I lift three tinted glass jars from the shelves, before picking a few things fresh in the yard. That done, I take my time selecting the best chart for my purpose. The one I settle on is old and fragile, so I slip it carefully from the shallow drawer of my plan chest, and carry it to the oak ritual-table that belonged to my grandmother. I unroll the felt topper and place little brass weights on each corner of the chart to keep it flat.
As I lose myself in preparation, I feel my neck and shoulders unknot, my spirit relax for the first time since that terrible night at Bridget’s. I measure valerian root into the weighing scales then flatten it with the side of my silver knife. Aira twines around my ankles, mewing. She knows that I’m at work. The rhythms of it are ancient. The Veteris Opus they called it in renaissance times: the Old Work.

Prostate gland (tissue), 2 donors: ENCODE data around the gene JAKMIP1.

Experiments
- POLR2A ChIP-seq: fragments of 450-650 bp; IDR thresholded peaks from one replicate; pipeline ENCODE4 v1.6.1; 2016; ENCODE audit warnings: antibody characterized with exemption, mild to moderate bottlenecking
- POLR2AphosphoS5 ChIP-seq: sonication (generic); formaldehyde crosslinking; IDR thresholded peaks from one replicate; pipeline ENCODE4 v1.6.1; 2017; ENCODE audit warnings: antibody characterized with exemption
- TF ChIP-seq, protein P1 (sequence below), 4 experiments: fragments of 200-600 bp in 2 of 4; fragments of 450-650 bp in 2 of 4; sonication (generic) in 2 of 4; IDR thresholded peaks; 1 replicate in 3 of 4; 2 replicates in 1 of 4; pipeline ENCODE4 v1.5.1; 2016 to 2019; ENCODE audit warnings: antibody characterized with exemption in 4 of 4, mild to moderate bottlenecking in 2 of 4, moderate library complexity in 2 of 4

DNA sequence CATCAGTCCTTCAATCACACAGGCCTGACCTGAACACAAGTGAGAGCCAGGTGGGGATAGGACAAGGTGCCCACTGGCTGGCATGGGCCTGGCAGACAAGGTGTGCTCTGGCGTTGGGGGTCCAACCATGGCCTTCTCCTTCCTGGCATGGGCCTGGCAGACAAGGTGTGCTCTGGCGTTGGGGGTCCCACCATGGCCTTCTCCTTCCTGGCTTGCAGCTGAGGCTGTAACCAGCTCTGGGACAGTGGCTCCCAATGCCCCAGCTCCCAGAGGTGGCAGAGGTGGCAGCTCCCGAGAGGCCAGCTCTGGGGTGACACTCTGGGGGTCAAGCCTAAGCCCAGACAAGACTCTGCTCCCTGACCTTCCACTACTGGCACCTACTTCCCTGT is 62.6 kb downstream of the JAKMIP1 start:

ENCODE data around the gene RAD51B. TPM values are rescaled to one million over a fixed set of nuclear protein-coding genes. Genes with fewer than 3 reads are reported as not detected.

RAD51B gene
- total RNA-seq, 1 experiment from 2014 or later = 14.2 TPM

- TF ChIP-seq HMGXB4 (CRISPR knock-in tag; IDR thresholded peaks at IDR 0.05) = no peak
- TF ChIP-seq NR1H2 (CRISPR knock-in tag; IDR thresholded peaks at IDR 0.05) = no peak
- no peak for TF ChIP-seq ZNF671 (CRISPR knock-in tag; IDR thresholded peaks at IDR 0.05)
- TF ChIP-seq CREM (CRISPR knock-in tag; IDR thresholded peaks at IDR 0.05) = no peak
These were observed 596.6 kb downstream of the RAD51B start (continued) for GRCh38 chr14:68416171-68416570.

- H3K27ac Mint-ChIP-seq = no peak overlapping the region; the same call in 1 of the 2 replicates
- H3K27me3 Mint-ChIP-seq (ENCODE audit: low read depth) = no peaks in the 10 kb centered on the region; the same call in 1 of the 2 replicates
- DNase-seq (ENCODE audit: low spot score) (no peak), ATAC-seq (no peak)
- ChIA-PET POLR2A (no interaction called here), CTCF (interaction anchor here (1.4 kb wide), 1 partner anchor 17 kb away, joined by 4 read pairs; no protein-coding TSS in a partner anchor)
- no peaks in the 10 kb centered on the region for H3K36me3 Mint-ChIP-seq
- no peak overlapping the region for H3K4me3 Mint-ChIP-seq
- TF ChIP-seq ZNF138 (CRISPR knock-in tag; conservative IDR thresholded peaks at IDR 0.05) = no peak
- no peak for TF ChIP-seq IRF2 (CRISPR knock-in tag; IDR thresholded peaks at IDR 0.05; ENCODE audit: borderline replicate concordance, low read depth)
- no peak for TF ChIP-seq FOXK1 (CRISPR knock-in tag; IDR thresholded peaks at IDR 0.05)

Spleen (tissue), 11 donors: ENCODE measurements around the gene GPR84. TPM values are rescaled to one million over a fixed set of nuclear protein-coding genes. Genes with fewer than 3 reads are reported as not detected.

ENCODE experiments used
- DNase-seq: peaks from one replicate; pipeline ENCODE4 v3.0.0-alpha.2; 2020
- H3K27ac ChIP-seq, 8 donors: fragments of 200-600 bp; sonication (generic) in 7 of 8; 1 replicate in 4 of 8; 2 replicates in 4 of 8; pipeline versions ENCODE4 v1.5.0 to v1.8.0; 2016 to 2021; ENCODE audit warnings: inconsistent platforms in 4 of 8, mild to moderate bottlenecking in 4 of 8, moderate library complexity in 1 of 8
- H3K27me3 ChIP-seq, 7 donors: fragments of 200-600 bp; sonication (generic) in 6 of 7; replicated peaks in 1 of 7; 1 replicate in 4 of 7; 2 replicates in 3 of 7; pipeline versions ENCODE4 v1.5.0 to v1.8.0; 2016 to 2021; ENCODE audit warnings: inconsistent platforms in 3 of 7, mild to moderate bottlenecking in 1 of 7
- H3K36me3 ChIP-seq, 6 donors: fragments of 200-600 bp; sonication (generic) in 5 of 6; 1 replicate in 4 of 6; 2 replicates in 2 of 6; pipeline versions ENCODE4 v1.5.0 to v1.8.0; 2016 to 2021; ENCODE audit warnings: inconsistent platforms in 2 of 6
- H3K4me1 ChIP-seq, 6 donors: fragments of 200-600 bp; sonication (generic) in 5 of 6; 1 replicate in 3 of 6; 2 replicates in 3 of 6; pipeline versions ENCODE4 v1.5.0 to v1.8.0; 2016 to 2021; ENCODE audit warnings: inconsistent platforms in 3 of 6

And stopped hungering for witch-rites. Barely.
Folk had hardly done persecuting us, when the Revolutionary War put us back in business. Generals needed cannonballs to fly straight, soldiers were desperate for lucky amulets, and sweethearts begged charms for faithfulness. The Civil War was just the same. Vietnam too, my Gramma told me. War is good business for witches. Heartbreak is, too.
What I liked: How three-dimensional and complicated every single character is – nobody is quite who you think they are at first! I loved how the different layers of their relationships are revealed, gradually building up a very very complicated picture. I honestly had no idea where this was going at times and it really kept me on the edge of my seat throughout. I also liked how witchcraft was included, initially as something quite harmless and new-agey, but step-by-step revealing real power and depth.
Even better if: The ending was a little rushed, so I would have liked a little more time spent on how things get resolved…however my imagination has been able to fill in most of the gaps!